What Is Necrotizing Enterocolitis (NEC)?
Necrotizing enterocolitis (NEC) is a dangerous pediatric intestinal condition that commonly affects premature and low-birth-weight babies more than full-term babies.
Most cases of NEC develop in the first two weeks of an infant’s life. Cases of NEC can vary in severity. However, NEC can become serious and even life-threatening if not diagnosed and treated early.
Necrotizing Enterocolitis Causes
NEC develops when the small and/or large intestine is irritated or injured. Severe inflammation can lead to a hole in the intestinal wall (intestinal perforation). This hole releases waste into the abdomen and/or bloodstream.
According to the Cleveland Clinic, the exact causes of NEC aren’t known. However, there are several risk factors that could lead to NEC.
Premature babies (born before 37 weeks of gestational age) and low-birth-weight babies (less than 5 lbs 8 oz) have underdeveloped digestive systems, meaning they’re more likely to get NEC. They also have weak immune systems due to their prematurity. If they develop an infection due to NEC, their body may not be able to fight it effectively.
It is important to be aware of the risks associated with cow’s milk-based formula products that may lead to NEC to potentially prevent this life-threatening disease.
Do you believe your child developed NEC? Speak to one of our caring registered nurses to figure out next steps.
Necrotizing Enterocolitis Symptoms
There are several warning signs to look out for that may indicate your child has necrosis of the intestines.
NEC often develops in preterm infants who are around two weeks old and are fed cow’s milk formula. It is important to keep an eye out for NEC symptoms around this time to prevent serious injury or even death.
Common necrotizing enterocolitis (NEC) symptoms include:
- Belly pain
- Belly swelling (abdominal distention)
- Dark, bloody stools
- Decreased appetite
- Fluctuating body temperature
- Greenish vomit
- Low blood pressure
- Low energy
- No weight gain
- Slow heart rate
- Unstable breathing (apnea)
If your child is showing any signs of NEC, it is critical to seek medical attention from a healthcare professional as soon as possible. Untreated NEC can lead to a variety of serious complications that may result in injury or death.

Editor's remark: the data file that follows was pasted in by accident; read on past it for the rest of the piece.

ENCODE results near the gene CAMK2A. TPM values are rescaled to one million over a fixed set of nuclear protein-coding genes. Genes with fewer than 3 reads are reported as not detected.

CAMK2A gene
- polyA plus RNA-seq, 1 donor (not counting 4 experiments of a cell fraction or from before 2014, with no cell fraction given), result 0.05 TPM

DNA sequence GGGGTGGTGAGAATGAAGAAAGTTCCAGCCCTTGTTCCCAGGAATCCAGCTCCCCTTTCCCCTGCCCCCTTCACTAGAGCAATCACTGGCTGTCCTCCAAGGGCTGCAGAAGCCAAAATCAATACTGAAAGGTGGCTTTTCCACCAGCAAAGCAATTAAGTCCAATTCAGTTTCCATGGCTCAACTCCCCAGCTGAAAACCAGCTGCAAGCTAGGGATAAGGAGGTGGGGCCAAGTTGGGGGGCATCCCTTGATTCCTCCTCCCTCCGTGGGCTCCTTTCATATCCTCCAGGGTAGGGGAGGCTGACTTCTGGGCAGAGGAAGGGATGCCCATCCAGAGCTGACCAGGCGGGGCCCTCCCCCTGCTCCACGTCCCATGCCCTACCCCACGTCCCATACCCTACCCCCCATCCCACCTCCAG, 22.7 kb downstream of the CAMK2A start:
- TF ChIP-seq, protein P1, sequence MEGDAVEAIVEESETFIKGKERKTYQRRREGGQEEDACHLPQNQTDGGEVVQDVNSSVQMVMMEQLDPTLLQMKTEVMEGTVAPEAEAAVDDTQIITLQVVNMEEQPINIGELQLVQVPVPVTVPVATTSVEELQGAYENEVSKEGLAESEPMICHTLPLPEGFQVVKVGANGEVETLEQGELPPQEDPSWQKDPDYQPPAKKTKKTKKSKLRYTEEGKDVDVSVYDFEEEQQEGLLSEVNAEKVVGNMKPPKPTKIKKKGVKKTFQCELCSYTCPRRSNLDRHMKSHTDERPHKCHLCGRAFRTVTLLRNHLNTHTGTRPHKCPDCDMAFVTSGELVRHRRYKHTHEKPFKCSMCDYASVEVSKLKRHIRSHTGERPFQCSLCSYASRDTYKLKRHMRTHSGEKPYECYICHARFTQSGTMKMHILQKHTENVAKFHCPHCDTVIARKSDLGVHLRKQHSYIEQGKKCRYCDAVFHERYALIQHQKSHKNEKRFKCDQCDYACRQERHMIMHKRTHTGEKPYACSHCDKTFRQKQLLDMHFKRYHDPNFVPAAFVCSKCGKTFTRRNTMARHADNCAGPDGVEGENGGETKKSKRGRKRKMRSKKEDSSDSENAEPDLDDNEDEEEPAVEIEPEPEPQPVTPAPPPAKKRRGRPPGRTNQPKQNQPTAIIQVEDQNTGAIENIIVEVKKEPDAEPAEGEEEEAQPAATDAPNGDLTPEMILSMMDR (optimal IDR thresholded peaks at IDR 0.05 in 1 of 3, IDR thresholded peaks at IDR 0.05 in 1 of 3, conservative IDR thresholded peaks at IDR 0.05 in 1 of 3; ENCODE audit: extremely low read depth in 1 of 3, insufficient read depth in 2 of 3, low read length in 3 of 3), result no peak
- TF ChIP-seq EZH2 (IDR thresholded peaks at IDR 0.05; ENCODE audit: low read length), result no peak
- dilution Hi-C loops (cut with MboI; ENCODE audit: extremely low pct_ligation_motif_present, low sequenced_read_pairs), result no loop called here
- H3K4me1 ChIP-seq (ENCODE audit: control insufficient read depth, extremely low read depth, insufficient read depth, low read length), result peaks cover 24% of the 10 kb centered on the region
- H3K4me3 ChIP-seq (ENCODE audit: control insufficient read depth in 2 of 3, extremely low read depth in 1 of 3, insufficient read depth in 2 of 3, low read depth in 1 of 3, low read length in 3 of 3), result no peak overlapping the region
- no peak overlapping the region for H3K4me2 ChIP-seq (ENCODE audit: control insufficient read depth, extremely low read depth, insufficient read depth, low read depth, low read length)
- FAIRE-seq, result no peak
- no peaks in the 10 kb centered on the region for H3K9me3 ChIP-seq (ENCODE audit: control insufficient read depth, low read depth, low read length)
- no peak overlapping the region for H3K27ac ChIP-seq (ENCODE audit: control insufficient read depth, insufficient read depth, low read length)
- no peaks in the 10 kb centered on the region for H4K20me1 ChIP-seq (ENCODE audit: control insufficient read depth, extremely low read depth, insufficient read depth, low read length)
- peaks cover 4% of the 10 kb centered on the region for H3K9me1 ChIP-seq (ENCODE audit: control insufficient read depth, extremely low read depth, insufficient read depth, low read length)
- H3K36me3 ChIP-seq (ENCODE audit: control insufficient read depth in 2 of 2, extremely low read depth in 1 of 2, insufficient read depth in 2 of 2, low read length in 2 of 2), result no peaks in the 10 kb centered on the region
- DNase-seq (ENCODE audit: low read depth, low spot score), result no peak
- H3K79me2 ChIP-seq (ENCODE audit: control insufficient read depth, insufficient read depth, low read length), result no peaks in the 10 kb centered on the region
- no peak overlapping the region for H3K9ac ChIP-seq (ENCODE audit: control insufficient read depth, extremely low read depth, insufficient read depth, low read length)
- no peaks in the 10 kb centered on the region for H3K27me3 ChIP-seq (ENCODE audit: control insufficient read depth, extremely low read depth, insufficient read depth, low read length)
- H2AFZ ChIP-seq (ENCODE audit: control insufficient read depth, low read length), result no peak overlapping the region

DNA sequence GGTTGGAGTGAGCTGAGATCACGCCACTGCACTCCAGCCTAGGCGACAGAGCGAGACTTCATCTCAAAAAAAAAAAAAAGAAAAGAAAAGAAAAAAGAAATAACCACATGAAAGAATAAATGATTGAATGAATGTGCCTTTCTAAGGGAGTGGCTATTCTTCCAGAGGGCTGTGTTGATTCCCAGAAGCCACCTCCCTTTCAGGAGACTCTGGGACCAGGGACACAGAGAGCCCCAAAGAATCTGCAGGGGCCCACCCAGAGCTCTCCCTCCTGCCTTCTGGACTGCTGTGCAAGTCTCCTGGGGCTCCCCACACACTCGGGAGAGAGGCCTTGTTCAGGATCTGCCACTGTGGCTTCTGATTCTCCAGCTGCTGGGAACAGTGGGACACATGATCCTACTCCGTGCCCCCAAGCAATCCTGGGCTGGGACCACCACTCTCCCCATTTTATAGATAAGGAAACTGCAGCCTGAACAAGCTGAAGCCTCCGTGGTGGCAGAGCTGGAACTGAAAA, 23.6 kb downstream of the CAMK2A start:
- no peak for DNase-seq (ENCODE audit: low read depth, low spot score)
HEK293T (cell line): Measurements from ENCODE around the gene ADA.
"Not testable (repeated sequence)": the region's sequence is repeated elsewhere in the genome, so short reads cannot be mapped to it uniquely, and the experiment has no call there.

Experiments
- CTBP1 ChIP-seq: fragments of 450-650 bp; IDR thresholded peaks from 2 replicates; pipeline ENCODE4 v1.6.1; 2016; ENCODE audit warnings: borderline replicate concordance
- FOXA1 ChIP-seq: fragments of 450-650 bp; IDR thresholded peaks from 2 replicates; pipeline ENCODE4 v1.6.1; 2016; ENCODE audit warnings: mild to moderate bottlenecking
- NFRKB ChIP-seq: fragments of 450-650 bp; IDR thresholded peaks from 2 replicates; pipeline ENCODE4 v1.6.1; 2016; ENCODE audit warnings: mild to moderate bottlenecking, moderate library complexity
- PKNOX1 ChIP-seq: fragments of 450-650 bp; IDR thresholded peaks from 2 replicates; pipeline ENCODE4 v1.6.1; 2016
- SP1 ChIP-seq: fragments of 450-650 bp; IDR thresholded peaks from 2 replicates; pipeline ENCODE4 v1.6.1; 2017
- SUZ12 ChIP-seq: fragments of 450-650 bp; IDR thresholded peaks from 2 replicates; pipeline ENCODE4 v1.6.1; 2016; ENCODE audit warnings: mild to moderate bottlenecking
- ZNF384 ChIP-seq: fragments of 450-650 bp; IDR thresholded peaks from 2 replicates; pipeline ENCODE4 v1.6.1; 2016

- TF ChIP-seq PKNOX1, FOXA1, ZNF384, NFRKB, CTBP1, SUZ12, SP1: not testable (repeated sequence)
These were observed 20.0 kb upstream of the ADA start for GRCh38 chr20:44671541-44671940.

Some complications of NEC include:
Once you notice any symptoms of NEC, contact your child’s pediatrician. Getting a formal NEC diagnosis is the best and only way to get proper treatment and ensure the safety of your child.
Necrotizing Enterocolitis Diagnosis
After doing an exam to check for any physical signs of NEC, your doctor will order several tests to diagnose your child.
Some tests used to diagnose NEC include:
- Abdominal X-rays: Images of the belly will be taken to find any signs of holes or air bubbles in the intestinal tract that may show the presence of NEC.
- Blood tests: Blood gas, complete blood, electrolyte level, and other blood tests may be used to find evidence of bacterial infection in the bloodstream.
- Fecal tests: This test is used to find evidence of blood in the poop that may not be visible to the naked eye.
Once your doctor is able to make a definitive NEC diagnosis, your child will be able to start treatment to heal the infection.
Prognosis for Necrotizing Enterocolitis
According to the Cleveland Clinic, about 8 in 10 babies with NEC will survive the disease. Getting prompt treatment can greatly improve the chances a child will recover from NEC.
Severe cases of necrotizing enterocolitis can lead to serious complications that may affect a child’s overall health.
A child who develops brain damage from a NEC-related infection may experience developmental delays. This may affect a child’s ability to sit up, crawl, walk, speak, and more.